As I settle into my seat on an airplane headed to who-knows-where, my friendly seat mate introduces herself. “So, where are you from?” I ask, confused by her wide almond eyes, subtle nose bridge and coloring – her mix of ethnicity was baffling. My eyes, unable to pinpoint a race, resorted to the symbol on her passport for an answer.
I watched the stranger study my face, inquiring about my background. Little did they understand the complexity of their question. Where am you from? I have to pause, too many answers racing behind my eyes. Where I am from does not conclude at the geography of my ancestors, the accent of my voice, or the symbol on my passport. I attend a traveling high school that moves to a different country every trimester. Therefore, I no longer can blurt out the coordinates of my home in Silicon Valley with the utmost of confidence in it being the place I have grown the most, learned the most, and experienced the most.
I am from Bhutan, where I learned governance can include a formula for happiness.
The reality of Gross National Happiness was witnessed through the kindness of the Bhutanese – as genuine as the Tiger Nest Monastery is breathtaking.
I am from the East Coast of the USA, where I learned firsthand the impact of “terrorism.”
I saw a new side of my country while working at the Boston Marathon. The bomb that detonated two blocks from my residence was a cold slap of reality.
I am from India, where I learned to be fluid in chaos.
I learned to thrive in the vibrancy of saris, the taste of biryani, the art of bargaining in the Charminar Bazaar, and the crowded queue at the Golden Temple.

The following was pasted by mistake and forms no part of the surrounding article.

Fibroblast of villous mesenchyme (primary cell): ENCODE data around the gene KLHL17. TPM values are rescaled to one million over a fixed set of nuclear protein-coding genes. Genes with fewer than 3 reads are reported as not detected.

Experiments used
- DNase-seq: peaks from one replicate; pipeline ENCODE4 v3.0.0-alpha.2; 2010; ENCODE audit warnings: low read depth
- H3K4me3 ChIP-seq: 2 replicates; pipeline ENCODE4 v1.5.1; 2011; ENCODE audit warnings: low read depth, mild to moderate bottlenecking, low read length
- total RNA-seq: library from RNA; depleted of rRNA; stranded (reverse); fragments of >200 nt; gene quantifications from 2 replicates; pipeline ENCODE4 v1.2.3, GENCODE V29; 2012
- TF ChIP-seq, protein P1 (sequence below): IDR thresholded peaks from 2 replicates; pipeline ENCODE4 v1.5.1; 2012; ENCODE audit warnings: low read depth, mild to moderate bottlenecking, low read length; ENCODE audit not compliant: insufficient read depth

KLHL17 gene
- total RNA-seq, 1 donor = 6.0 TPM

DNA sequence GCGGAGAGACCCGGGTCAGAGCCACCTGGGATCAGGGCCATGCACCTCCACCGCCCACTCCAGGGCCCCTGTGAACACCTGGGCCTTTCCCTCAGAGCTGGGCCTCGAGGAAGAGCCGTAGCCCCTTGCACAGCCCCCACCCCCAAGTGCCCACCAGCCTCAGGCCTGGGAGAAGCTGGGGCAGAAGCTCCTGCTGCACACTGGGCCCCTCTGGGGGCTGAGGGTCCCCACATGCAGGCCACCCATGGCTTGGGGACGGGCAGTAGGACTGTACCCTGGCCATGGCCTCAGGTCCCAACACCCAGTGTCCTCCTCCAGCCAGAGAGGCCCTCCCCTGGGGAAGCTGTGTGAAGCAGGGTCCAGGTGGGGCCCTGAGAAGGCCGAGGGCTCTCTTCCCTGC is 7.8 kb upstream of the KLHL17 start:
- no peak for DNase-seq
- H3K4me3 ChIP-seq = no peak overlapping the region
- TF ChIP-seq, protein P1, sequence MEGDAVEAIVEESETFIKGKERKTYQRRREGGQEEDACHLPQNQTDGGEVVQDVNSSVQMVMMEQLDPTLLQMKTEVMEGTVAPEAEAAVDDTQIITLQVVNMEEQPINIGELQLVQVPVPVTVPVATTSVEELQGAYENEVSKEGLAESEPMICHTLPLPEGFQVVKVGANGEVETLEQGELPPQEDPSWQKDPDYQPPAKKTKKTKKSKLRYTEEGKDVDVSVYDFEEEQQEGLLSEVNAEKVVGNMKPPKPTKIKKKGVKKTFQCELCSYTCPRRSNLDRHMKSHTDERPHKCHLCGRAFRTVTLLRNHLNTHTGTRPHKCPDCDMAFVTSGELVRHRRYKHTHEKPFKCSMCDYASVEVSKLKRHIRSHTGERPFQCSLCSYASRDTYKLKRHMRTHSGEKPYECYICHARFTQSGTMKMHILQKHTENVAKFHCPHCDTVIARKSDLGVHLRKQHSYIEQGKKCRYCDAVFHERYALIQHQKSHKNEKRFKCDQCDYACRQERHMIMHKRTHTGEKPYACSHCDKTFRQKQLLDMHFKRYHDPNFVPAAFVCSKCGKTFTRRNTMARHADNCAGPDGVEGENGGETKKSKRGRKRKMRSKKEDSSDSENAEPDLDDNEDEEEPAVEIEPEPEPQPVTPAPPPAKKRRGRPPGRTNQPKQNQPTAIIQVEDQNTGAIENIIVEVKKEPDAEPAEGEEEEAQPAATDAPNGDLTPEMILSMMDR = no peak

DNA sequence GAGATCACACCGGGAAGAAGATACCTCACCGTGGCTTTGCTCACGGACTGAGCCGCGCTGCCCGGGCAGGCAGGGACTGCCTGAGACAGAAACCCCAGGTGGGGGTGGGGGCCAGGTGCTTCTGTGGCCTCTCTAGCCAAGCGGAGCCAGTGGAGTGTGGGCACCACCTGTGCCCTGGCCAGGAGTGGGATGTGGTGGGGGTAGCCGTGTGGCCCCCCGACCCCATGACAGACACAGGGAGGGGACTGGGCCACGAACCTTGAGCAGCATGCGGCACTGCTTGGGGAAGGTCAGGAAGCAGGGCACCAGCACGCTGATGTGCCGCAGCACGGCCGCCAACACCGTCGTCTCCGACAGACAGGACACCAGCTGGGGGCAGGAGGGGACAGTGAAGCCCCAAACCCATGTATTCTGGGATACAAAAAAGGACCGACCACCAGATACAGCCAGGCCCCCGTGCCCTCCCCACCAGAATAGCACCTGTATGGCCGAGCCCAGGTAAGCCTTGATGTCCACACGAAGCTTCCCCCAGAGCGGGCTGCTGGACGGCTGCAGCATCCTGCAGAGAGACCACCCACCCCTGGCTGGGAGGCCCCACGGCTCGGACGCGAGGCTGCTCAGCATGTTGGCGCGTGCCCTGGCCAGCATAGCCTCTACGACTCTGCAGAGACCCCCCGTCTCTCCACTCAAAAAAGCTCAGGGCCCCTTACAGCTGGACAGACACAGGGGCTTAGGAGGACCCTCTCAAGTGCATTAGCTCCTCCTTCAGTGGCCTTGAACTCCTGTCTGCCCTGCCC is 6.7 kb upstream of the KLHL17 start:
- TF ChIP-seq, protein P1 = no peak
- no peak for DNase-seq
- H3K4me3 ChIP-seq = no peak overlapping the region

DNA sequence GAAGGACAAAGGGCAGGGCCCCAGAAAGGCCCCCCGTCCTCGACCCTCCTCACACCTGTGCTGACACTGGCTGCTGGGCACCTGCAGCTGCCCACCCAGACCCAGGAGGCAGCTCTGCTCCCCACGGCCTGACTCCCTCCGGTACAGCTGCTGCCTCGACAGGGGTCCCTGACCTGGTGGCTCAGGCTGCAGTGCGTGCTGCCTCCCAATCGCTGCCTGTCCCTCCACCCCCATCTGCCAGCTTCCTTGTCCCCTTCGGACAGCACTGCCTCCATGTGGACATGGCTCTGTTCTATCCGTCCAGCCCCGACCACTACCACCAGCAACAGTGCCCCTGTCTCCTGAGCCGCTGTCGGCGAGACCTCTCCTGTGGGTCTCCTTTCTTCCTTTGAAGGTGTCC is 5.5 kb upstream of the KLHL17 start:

I am from Tanzania, where I realized how little ‘Africa’ needs ‘us’.
After a day of building a school in the hot sun, my peers and I humbled ourselves in our incapability to execute the task. We realized the ignorance of our pre-conceived opinions as the locals took the shovels from our blistered hands.
I am from Japan, where I felt the heart of a people who moved forward but are committed to never forgetting history.
It is futile to try and catch the scent of nuclear waste in face of the flashing lights of Hondori street and the sweet smell of cherry blossoms in the Peace Park; however, the shaking voice of a Hiroshima survivor still rings in my ear as an echo of the ‘Little Boy’ did in hers.
I am from Rwanda, where I sat with a Mountain Gorilla.
Her wise eyes stared purity into mine on that misty morning in a bamboo forest. As the silverback pounded his chest, my own heart did in mine – swelling with wisdom, love, and a lesson nearly inexplicable in words.
I am from New Zealand, where I learned to look up.
A seeming simple change of perspective made me breathe deeper, cleaner and longer. I resolved to never take for granted the spectacular of my surroundings; I slowed down to watch the surf, stars and bioluminescent beings under my fingertips and on the stone ceiling.
I am from Greece, where I learned of my own privilege.
With feta in my mouth, I watched an economy fall apart around me. Just like the clothes worn by beggars on the subway and the buildings across the street from the National Library. I came away seeing so much promise postponed.
Nevertheless, more important that “where are you from?” is “where are you going?” Irony lays in the coincidence: my answer to both questions is the same. “Everywhere” I respond to my seat mate. A shy smile, bright eyes, and a weathered passport are the only indicators to my heart full of stories.
14 year old me in Bhutan © Hannah Cho Photography 2013
All photos are mine unless otherwise stated.